Want to make a simple change that will help you have a healthier diet? Eat more fiber. Most of us simply aren't eating enough.
A recent five-year study presented at the American Society for Nutrition's annual conference found just 7.4% of U.S. adults met the Institute of Medicine's recommended daily intake of 14 grams of fiber ...Read more
News flash: You don't need special, expensive foods to build a healthy diet. Surprised?
Most of us buy into the myth that eating healthy costs more. But the United States Department of Agriculture has a plan to help you eat healthy -- at an affordable rate. It involves choosing healthier foods such as carrots and pinto beans over ice cream and ...Read more
We're starting to get it.
For the first time in five years, adults in the United States know the right definition of healthy foods.
A survey by the International Food Information Council found more people define healthy foods by the presence of healthy components rather than the absence of things people wish to avoid. Back in 2016, 17% of ...Read more
With our health, it's the little decisions that make a big difference over time.
A new study finds that the little decision of choosing olive, canola or corn oil over butter or margarine can help prevent chronic disease.
The study, published in the BMC Med on April 15, 2021, followed more than 521,000 participants, ages 50-71 years, from the ...Read more
I've given several presentations lately on "food as medicine" -- meaning, eating for health. We all know the statistics. More than 74% of adults in the U.S. are obese or overweight. Another 1.6% are underweight. Both can negatively affect your health.
People who are underweight have a higher risk of malnutrition, decreased immune function and ...Read more
The statistics say that 1 in 3 U.S. adults is currently at risk for developing Type 2 diabetes. The problem is most adults don't know that.
For anyone worried about getting Type 2 diabetes, know that there are lifestyle changes you can make to prevent it.
Diabetes runs in my family. My grandfather, father and brother all had it. Those ...Read more
There's new research suggesting early introduction of common allergy foods to babies around 6 months of age can reduce the risk of developing food allergies. That advice is now part of the recently released 2020-2025 Dietary Guidelines for Americans. It's especially important with peanuts and eggs.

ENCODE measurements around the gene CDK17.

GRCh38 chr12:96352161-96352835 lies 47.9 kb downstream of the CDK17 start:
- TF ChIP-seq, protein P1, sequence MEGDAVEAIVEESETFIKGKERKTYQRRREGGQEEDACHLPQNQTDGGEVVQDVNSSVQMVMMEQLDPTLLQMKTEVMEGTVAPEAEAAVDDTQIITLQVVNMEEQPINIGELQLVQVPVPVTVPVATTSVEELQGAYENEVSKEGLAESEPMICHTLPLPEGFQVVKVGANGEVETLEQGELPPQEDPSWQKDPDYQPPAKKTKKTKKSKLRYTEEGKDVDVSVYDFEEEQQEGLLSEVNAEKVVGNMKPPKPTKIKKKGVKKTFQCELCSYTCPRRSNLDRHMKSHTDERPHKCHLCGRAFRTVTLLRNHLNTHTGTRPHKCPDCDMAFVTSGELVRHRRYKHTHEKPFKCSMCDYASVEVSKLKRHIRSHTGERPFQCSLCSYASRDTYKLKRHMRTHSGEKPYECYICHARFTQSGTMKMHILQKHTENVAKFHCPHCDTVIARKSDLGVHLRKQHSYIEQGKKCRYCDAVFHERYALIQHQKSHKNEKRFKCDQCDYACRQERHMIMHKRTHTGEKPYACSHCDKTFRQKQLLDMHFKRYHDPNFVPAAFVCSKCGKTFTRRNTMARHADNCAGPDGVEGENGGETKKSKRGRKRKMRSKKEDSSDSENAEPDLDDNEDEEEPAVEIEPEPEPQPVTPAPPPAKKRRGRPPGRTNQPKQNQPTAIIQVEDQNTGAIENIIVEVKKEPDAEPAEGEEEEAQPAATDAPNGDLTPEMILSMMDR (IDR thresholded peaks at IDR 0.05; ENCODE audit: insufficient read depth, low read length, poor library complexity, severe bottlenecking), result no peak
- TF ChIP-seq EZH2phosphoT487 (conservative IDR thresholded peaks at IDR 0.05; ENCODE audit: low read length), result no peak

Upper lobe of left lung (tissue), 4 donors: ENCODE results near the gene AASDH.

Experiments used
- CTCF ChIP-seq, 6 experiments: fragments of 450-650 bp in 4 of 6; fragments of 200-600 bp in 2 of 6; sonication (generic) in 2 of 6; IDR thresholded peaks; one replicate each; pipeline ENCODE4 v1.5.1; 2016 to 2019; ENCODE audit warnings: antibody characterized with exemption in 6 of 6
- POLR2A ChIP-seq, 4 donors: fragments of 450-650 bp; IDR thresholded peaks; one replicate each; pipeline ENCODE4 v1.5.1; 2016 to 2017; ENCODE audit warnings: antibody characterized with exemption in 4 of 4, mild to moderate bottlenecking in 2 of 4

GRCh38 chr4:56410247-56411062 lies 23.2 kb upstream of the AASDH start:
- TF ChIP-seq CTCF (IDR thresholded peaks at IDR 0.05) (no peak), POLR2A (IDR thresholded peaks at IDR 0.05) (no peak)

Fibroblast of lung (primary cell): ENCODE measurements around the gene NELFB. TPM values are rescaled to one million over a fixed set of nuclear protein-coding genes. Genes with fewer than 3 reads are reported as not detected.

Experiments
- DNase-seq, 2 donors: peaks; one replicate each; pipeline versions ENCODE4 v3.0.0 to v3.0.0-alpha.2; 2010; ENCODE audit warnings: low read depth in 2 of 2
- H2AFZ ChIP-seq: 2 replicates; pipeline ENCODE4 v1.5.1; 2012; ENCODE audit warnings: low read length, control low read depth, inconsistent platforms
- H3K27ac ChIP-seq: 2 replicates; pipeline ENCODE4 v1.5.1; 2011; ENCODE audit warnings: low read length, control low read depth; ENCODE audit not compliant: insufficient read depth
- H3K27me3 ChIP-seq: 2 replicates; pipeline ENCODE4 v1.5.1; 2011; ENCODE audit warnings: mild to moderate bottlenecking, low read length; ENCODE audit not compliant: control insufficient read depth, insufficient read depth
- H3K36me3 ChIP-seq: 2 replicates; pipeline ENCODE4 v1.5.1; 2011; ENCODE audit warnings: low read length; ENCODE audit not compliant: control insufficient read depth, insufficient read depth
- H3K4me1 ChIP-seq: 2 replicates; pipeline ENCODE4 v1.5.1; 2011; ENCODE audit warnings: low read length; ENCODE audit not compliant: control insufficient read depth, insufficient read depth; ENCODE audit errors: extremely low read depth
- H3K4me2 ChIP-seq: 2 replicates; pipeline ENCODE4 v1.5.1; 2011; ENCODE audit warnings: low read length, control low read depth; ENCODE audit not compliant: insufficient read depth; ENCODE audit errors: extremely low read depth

The study was published in the Journal of ...Read more
If you've gotten the news that you have prediabetes, no doubt you panicked -- at least for a minute or two. According to the latest federal data from 2016, one-third of U.S. adults have prediabetes. With prediabetes, blood sugar levels are higher than normal but lower than the threshold for a diabetes diagnosis.
The good news is prediabetes can...Read more
Here's proof it's never too late to start making some healthy lifestyle changes. They can make a difference later in life.
New research finds that a diet of vegetables and other healthy foods, combined with a routine of regular physical activity, is key to middle-aged adults achieving optimal cardiovascular health later in life. The study was ...Read more
Most of us know we need to eat more seafood. The new U.S. Dietary Guidelines recommend two servings per week. After all, it's heart healthy, low in calories and high in protein.
So, why don't we choose it more? Maybe we're intimidated by how to prepare it or just what seafood we should choose.
While eating a variety of seafood is always best, ...Read more
The news is in. We managed to gain 2 pounds a month during our shelter-in-place quarantine. That's according to a new study published in JAMA. Overall, that's where the extra 20 pounds registering on our scale comes from. Just blame COVID-19.
So, we're already getting older and exercising less, and now we need to buy a new size of pants. ...Read more
We hear a lot about the need for protein, but many of us may not realize the need for protein at every meal. We do a great job of getting protein at a dinner meal, but perhaps not such a good job at breakfast or with snacks.
How much do we need? A 120-pound adult would need between 45 and 70 grams of protein each day, but the key is to spread ...Read more